Plaintiff charges defendants with several violations of the FLSA, the provisions of which are allegedly applicable to their management of Sparrowbush, and brings this action to secure their compliance. Specifically, plaintiff alleges that since August 29, 1976, defendants have violated 29 U.S.C. §§ 206 and 215(a)(2) by paying their employees less than the minimum hourly wage; that defendants have violated 29 U.S.C. §§ 207 and 215(a)(2) by failing to compensate employees, for time worked in excess of 40 hours per week, at rates at least one and one-half times the regular rates; that defendants have violated 29 U.S.C. §§ 212 and 215(a)(4) by employing child labor in excess of the maximum number of hours permitted; and that defendants have violated 29 U.S.C. §§ 211(c) and 215(a)(5) by failing to maintain adequate and accurate records of some of their employees and of their wages, hours, and other conditions of employment. The prayer for relief seeks judgment permanently enjoining defendants from violating the enumerated sections of the statute.

 The essence of defendants' position is that inasmuch as Sparrowbush is not an "[enterprise] engaged in commerce or in the production of goods for commerce" as defined by 29 U.S.C. § 203(s), the FLSA does not apply to their management of the complex. In support of their motion for summary judgment, defendants submitted the affidavit of William J. Magee.

 Magee affirms that all of Sparrowbush's one hundred and forty-four apartments are used for residential purposes. No manufacturing or other commercial activity, apart from management of the complex itself, is conducted on the premises. The project has three regular employees, a superintendent and two maintenance men, all of whom live on the grounds. From time to time, the project employs high school boys through the local youth employment service to cut grass and to assist in snow removal. Sparrowbush has an operating budget of approximately $ 27,500 per month. More than 97% of that sum goes for intangibles (i. e., mortgage payments, taxes, insurance, water and sewer charges, repairs, office expenses, and labor), while less than 3% is used to purchase tangible personal property. The items which the complex does purchase include light bulbs, cleaning chemicals, paints, floor finishing chemicals, replacement lock sets, panes of glass, refrigerator and stove parts, nails, screws, paint rollers, and glazier's putty.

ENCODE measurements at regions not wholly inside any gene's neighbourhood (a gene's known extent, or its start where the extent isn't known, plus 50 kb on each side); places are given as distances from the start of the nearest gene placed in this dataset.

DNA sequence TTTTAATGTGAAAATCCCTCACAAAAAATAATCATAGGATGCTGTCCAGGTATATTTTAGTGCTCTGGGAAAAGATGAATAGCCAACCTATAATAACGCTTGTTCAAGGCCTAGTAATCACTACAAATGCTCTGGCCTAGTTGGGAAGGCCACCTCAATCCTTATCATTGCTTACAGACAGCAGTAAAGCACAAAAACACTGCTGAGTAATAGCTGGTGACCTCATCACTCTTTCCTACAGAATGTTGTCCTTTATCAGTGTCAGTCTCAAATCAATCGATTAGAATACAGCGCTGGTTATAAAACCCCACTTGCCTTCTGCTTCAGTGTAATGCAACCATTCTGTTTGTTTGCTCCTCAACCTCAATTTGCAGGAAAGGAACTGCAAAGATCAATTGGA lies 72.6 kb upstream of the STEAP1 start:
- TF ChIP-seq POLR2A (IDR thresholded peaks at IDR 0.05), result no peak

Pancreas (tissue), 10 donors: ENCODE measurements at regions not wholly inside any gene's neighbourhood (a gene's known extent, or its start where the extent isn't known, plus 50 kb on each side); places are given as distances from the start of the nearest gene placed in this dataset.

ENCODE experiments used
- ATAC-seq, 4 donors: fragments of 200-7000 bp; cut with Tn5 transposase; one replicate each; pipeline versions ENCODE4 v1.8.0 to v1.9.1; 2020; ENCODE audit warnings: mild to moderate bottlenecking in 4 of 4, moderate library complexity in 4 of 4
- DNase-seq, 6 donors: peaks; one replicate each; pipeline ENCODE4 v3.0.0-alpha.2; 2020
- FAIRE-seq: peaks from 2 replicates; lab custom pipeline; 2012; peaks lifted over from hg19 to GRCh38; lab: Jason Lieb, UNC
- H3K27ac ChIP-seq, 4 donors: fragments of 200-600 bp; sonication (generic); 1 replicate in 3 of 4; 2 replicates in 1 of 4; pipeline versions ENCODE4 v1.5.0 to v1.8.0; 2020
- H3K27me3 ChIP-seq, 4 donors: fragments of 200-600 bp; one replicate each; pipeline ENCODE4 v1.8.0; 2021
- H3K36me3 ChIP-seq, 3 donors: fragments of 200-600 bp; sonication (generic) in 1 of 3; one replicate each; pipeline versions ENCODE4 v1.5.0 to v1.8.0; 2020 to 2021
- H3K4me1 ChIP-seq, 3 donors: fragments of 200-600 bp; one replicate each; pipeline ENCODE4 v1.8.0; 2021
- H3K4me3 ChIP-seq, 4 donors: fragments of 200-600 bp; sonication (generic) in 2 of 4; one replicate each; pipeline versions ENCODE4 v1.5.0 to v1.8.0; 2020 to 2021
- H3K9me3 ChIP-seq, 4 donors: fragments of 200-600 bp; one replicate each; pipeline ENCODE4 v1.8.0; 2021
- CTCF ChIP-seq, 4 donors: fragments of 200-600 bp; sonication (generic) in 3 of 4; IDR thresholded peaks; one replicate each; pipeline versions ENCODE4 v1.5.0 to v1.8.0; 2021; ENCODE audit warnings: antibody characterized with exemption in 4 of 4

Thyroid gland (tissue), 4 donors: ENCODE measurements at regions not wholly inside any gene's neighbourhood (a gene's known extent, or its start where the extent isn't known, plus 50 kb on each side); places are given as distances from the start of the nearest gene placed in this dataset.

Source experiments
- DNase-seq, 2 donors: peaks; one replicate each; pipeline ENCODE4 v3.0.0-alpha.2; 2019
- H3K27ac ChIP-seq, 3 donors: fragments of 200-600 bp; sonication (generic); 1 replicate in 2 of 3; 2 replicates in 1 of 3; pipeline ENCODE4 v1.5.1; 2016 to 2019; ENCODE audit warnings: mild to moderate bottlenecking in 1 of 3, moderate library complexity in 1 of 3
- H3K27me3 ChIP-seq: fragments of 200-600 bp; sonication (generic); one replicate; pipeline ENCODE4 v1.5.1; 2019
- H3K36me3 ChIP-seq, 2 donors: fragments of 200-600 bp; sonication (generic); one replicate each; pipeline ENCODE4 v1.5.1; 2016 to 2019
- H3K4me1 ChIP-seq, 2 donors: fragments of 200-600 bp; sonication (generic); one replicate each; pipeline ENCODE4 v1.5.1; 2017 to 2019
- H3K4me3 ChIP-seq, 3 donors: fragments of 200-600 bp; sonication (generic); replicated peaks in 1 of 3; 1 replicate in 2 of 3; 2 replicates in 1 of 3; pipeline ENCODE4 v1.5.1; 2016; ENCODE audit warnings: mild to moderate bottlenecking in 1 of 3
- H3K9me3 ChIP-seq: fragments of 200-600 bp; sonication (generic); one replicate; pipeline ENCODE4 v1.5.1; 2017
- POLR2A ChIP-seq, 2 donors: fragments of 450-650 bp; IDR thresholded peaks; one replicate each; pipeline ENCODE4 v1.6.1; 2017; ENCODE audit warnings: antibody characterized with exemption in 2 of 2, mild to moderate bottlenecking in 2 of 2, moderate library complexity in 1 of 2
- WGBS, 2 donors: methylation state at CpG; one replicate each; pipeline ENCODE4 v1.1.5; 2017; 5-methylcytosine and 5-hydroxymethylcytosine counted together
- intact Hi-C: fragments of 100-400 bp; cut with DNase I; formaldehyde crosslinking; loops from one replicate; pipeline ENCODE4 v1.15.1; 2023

In opposition to defendants' motion, plaintiff submitted an affidavit of Samuel L. Weitman, Albany Area Director of the United States Department of Labor. Weitman supervised the investigation of defendants for possible violations of the FLSA. That investigation revealed that defendants regularly purchase goods that have been manufactured outside New York, either directly from an out-of-state supplier or from an in-state supplier following movement of the goods in interstate commerce. Examples of these purchases include an average of $ 400 per year over a two year period for repair parts for Cadet lawn mowers originating in Baltimore, Maryland and Chicago, Illinois; approximately $ 175 per month over a two year period for blower assemblies, heat exchangers, and compressors originating in Indianapolis, Indiana; approximately $ 80 per month over a two year period for cleaning machines and plumbing repair parts originating in McKees Rock, Pennsylvania; and approximately $ 78 per month over a two year period for appliance parts originating in Ferndale and Troy, Michigan and Chattanooga, Tennessee. In addition, during a twelve month period, $ 2,572.35 was spent on janitorial products and supplies which originated in and were purchased directly from Cleveland, Ohio.

 Defendants concede the accuracy of this data for purposes of their motion. They argue that, even accepting the foregoing as true, Congress never intended to include within the FLSA a business such as theirs. Moreover, they argue that should it be decided that the statute does apply to them, then as so construed the FLSA is unconstitutional.


 A. Defendants' Motion for Summary Judgment

 Defendants' position raises questions of both statutory interpretation and constitutionality. The former will be entertained first, since only if it be decided that the FLSA applies to defendants' apartment complex need ...